India’s Higher Education Overhaul

The Indian higher education system is undergoing rapid transformation with the implementation of the National Education Policy (NEP 2020). A target of achieving a Gross Enrollment Ratio (GER) of 50% in higher education by 2037 has been set, alongside a focus on enhancing the quality of education, which is crucial for the nation. It is expected that top Indian institutions will aim to compete with the best in the world. Attaining higher levels of quality relies on various processes, including teaching-learning methods, research and innovation, motivated faculty, improved employability skills, ensuring equity and societal inclusion, fostering an academic environment, and a commitment to sustainability rather than solely focusing on infrastructure and resources. 

Accreditation and ranking, integral to the transformation of Indian higher education, are set to undergo a significant change. The Indian government introduced a new accreditation system for all Indian higher education institutions in April 2024. This system, comprising binary accreditation and maturity-based graded accreditation, is designed to streamline, standardise, and make the process of approving, accrediting, and ranking institutions more transparent while incorporating valuable input from stakeholders. These changes are set to herald a new era of clarity and fairness in the accreditation process, fostering a more robust and competitive higher education landscape.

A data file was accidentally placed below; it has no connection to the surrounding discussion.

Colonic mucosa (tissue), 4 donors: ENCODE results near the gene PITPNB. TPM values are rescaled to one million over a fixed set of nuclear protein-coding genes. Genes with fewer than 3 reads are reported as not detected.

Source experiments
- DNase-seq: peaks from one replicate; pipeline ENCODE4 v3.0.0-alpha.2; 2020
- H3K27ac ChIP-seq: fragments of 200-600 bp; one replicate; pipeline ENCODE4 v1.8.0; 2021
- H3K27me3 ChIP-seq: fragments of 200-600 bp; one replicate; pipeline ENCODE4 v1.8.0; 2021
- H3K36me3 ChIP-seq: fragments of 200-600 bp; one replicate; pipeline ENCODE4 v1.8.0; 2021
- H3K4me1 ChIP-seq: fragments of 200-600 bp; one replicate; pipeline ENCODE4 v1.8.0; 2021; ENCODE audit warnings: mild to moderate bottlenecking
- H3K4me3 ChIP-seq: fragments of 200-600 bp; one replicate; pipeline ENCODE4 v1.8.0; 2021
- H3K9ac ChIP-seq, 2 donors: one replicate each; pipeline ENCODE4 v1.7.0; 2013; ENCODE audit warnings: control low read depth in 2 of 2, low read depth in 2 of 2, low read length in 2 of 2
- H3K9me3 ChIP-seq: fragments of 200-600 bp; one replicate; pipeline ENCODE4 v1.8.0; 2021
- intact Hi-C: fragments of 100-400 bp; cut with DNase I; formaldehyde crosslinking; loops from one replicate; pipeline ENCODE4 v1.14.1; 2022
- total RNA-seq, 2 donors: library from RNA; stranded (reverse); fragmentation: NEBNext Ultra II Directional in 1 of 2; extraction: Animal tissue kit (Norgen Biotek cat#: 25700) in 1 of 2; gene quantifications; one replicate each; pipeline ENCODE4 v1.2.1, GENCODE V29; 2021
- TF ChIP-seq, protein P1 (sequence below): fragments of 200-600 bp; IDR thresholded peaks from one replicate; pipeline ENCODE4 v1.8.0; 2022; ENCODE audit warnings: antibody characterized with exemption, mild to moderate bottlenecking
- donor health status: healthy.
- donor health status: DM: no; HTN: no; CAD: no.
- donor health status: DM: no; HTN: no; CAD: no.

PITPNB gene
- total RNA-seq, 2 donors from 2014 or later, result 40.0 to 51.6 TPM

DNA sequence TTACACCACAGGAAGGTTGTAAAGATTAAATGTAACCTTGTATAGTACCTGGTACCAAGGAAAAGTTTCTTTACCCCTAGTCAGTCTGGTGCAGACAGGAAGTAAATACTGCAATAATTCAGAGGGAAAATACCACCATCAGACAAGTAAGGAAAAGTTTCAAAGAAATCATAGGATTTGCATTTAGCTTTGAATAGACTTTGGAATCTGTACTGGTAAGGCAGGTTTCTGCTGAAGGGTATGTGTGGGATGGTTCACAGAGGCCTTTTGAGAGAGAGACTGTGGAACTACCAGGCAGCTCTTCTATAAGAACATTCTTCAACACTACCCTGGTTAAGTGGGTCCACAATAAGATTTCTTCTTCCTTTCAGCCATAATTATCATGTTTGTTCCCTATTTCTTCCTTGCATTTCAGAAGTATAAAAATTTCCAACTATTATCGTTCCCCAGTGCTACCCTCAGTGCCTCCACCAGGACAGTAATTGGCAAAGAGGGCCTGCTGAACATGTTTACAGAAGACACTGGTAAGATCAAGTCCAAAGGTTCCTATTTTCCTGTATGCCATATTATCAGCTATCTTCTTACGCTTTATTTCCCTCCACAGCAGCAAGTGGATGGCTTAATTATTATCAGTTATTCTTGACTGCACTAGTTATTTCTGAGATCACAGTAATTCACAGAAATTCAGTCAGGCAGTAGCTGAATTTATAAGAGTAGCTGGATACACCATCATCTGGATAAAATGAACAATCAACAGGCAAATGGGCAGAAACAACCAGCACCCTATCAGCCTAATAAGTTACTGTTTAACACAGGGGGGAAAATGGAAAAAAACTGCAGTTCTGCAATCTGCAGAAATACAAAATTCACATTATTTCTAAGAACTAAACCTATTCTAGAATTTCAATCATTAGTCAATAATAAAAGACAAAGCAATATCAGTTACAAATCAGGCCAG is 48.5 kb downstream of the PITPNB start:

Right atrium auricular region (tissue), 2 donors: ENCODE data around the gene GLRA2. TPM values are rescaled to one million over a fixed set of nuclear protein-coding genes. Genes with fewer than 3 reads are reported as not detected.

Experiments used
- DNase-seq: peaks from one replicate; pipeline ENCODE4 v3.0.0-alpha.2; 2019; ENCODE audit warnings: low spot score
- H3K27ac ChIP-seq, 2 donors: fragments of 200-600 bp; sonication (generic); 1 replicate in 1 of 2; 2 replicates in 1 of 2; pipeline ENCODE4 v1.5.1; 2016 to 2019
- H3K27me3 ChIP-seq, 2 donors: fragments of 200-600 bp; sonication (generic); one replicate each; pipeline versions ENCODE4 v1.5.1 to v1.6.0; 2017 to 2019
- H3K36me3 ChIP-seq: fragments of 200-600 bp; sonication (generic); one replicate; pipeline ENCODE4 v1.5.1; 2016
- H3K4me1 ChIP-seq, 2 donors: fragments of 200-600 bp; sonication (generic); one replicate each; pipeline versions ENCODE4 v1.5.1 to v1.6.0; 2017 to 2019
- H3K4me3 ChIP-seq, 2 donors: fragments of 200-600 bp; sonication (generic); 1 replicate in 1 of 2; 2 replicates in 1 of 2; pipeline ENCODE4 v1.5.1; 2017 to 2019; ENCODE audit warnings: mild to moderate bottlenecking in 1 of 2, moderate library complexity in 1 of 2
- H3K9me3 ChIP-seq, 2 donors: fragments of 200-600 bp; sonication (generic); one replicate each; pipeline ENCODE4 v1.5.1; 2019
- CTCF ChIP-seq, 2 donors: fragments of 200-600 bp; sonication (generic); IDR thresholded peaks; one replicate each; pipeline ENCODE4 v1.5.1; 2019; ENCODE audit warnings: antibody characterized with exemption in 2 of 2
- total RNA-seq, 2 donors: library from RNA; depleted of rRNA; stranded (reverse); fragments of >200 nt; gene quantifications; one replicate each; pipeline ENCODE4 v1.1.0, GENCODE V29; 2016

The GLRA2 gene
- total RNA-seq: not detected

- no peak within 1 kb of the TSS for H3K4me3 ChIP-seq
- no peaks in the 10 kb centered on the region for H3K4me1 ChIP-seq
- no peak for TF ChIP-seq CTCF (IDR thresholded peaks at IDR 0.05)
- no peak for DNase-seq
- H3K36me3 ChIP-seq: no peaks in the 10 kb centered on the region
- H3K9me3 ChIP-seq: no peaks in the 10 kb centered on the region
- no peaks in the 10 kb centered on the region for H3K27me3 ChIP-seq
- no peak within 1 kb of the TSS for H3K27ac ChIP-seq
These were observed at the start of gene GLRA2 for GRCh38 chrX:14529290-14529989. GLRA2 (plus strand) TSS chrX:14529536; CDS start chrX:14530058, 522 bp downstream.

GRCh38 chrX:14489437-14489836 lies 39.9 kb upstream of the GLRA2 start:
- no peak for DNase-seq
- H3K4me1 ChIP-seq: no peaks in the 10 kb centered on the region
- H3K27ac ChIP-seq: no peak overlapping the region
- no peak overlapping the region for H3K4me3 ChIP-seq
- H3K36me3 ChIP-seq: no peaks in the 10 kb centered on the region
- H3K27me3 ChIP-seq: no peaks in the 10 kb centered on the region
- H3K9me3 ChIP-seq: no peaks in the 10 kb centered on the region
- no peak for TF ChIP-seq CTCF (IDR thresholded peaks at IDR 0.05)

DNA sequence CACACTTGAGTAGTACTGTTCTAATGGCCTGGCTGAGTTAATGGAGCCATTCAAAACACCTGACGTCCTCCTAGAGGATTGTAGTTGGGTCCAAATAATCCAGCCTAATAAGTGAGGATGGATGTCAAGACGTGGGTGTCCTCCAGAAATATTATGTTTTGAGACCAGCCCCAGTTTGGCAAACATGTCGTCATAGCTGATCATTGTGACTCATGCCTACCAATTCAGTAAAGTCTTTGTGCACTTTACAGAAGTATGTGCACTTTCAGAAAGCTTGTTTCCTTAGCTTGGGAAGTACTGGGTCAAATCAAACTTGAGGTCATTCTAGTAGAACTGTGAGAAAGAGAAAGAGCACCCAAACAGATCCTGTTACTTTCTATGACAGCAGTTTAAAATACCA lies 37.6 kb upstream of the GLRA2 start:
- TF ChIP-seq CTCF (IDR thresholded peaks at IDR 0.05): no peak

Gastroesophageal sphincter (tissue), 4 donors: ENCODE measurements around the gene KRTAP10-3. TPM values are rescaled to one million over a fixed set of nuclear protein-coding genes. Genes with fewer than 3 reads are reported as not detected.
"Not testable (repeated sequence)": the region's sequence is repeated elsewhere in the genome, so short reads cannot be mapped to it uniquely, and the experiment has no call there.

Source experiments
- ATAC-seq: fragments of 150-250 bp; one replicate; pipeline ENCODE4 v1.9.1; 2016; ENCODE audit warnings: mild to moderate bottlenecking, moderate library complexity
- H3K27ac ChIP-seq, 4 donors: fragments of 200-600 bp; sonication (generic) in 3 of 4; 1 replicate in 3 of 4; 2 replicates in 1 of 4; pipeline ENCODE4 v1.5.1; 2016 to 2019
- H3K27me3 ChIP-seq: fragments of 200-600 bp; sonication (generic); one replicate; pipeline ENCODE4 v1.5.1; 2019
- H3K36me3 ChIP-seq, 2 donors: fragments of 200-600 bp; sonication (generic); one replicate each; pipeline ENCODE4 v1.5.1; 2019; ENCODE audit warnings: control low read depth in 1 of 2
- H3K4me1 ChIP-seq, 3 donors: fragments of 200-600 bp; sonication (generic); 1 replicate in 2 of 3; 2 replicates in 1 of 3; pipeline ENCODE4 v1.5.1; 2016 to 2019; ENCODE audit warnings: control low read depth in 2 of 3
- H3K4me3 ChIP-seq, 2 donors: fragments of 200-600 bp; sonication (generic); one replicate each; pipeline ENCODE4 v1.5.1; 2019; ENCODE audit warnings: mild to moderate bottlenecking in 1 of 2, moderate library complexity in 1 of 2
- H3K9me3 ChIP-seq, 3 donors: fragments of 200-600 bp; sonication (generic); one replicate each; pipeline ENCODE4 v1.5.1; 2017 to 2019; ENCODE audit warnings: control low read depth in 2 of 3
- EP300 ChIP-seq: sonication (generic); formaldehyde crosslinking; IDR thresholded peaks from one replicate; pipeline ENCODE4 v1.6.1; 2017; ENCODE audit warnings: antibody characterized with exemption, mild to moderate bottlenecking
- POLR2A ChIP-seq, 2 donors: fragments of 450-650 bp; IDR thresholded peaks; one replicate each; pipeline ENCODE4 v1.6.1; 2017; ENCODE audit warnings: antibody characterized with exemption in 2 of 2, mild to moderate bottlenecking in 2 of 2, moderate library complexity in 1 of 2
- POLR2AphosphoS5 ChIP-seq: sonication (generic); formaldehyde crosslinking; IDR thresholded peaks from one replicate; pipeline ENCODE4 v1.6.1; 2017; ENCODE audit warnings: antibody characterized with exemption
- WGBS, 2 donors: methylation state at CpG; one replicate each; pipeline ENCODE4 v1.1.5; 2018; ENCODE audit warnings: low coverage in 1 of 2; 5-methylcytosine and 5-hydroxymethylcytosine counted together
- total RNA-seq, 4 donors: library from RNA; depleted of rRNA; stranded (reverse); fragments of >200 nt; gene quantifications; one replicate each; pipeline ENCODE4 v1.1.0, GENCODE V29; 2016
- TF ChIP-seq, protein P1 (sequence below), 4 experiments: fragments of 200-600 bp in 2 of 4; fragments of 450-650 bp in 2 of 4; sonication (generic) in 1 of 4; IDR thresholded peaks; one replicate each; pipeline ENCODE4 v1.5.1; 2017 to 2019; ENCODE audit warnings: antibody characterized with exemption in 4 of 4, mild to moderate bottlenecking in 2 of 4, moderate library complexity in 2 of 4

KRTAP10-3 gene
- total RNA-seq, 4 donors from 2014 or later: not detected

The implementation will occur in two stages. The binary system will be introduced first, replacing the current practice of assigning a score and corresponding grade to an institution. Instead, institutions will be categorised as either “accredited” or “not accredited.” The “not accredited” category will be further divided into two sub-categories: “awaiting accreditation,” indicating that these institutions nearly meet the requirements but require improvement, and “not accredited,” indicating that they fall significantly below accreditation standards.

Under this system, in India, higher education institutions (HEIs) will now be classified as either accredited or not accredited rather than receiving grades during accreditation. Additionally, accreditation authorities will introduce Maturity-Based Graded Accreditation, ranging from Level 1 to 5. This system aims to motivate accredited institutions to improve and reach the highest level, Level 5, which designates them as “Institutions of Global Excellence for Multi-Disciplinary Research and Education.”

These reforms are being led by India’s National Assessment and Accreditation Council (NAAC), which is primarily responsible for ensuring the quality of Indian higher education institutions (HEIs). NAAC operates as an autonomous body under the University Grants Commission of India.

As per this new system, a new digital platform will replace the current paper-based system. This updated process aims to maintain data integrity and includes built-in mechanisms to verify data accuracy. Additionally, it will reduce the need for experts to visit institutions for physical data verification. Provisions for substantial penalties will be included for incorrect submissions.

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